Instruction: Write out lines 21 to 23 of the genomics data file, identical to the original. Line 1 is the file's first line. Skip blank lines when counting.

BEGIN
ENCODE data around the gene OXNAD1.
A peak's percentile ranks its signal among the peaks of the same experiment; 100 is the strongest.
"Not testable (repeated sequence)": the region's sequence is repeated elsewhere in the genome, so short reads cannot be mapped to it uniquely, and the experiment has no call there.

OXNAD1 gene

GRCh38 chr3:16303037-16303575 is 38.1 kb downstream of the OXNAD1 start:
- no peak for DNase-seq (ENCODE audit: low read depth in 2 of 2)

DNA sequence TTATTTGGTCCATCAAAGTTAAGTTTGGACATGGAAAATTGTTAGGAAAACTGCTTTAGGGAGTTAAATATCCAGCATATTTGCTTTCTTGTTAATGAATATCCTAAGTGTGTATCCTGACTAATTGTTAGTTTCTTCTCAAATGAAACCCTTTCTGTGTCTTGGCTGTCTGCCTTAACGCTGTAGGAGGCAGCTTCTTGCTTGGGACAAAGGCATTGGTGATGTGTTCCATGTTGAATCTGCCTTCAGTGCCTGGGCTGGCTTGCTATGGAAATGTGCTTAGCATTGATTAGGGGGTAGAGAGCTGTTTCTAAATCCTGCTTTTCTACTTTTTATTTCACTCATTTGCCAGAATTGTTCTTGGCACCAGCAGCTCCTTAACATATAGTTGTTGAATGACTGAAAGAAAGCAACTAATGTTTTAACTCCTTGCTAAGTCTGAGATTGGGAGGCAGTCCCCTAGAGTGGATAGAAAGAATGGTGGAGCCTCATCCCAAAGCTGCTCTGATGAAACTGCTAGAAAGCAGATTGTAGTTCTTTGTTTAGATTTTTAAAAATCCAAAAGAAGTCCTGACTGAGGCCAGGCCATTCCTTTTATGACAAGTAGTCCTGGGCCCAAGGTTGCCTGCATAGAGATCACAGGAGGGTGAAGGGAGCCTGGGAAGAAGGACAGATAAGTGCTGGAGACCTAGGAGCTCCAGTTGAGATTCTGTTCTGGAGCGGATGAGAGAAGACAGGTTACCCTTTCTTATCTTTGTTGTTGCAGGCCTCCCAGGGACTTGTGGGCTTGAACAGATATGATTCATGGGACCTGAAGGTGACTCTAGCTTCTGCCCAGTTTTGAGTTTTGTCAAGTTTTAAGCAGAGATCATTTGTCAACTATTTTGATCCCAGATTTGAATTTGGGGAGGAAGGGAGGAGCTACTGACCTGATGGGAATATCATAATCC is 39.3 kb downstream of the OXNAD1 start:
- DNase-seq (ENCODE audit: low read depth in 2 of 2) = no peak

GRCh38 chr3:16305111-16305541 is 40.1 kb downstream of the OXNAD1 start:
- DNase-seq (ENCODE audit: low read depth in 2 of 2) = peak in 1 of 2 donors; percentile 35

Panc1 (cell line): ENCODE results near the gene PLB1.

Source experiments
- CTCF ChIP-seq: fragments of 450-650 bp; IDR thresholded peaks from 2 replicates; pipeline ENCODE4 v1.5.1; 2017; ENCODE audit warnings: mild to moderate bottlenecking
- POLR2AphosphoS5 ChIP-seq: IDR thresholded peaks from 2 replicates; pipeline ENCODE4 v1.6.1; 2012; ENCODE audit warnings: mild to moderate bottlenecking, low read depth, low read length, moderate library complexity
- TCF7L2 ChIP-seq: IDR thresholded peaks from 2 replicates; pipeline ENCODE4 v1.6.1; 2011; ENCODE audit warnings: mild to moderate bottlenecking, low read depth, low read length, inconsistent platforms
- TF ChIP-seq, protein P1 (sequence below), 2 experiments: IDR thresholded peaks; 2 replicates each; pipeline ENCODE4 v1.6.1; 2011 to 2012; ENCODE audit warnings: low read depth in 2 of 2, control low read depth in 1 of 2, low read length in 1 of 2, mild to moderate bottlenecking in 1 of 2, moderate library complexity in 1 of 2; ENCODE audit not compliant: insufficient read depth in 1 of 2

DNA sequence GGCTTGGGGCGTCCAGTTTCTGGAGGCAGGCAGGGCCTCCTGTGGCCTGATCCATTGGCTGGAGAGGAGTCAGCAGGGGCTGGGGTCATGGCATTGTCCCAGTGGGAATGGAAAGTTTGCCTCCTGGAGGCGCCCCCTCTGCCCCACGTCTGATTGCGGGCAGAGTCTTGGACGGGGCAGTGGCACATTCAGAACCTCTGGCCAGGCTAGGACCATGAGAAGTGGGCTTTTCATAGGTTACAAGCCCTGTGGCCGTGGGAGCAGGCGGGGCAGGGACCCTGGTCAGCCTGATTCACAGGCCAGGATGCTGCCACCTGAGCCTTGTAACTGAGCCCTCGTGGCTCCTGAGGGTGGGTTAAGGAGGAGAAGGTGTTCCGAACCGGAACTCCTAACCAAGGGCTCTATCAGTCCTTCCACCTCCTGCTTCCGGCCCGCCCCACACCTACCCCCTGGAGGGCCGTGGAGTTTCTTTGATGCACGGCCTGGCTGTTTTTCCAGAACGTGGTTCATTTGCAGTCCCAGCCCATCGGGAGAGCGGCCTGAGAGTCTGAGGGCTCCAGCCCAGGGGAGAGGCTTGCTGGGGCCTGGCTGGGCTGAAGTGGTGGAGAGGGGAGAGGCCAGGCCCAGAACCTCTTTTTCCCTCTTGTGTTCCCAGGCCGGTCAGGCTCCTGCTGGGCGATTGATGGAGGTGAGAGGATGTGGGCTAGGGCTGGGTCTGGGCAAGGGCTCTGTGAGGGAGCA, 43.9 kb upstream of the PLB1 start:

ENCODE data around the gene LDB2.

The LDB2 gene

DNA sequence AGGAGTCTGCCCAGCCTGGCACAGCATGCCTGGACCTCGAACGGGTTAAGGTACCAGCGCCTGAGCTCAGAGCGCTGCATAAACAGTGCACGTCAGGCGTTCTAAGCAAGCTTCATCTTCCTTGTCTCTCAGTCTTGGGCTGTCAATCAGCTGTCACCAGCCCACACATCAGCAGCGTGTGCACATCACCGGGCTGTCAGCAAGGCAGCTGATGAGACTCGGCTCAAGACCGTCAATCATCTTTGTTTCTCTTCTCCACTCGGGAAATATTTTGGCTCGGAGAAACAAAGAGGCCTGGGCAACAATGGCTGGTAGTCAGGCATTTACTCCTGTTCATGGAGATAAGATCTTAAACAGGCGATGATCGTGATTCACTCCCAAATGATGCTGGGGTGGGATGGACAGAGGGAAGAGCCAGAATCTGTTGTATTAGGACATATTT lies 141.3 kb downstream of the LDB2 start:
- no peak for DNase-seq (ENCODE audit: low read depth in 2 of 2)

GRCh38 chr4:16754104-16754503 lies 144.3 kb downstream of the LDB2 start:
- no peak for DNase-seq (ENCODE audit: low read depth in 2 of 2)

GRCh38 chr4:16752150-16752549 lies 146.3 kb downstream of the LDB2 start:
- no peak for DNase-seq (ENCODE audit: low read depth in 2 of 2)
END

- no peak for DNase-seq (ENCODE audit: low read depth in 2 of 2)

GRCh38 chr4:16754104-16754503 lies 144.3 kb downstream of the LDB2 start:
- no peak for DNase-seq (ENCODE audit: low read depth in 2 of 2)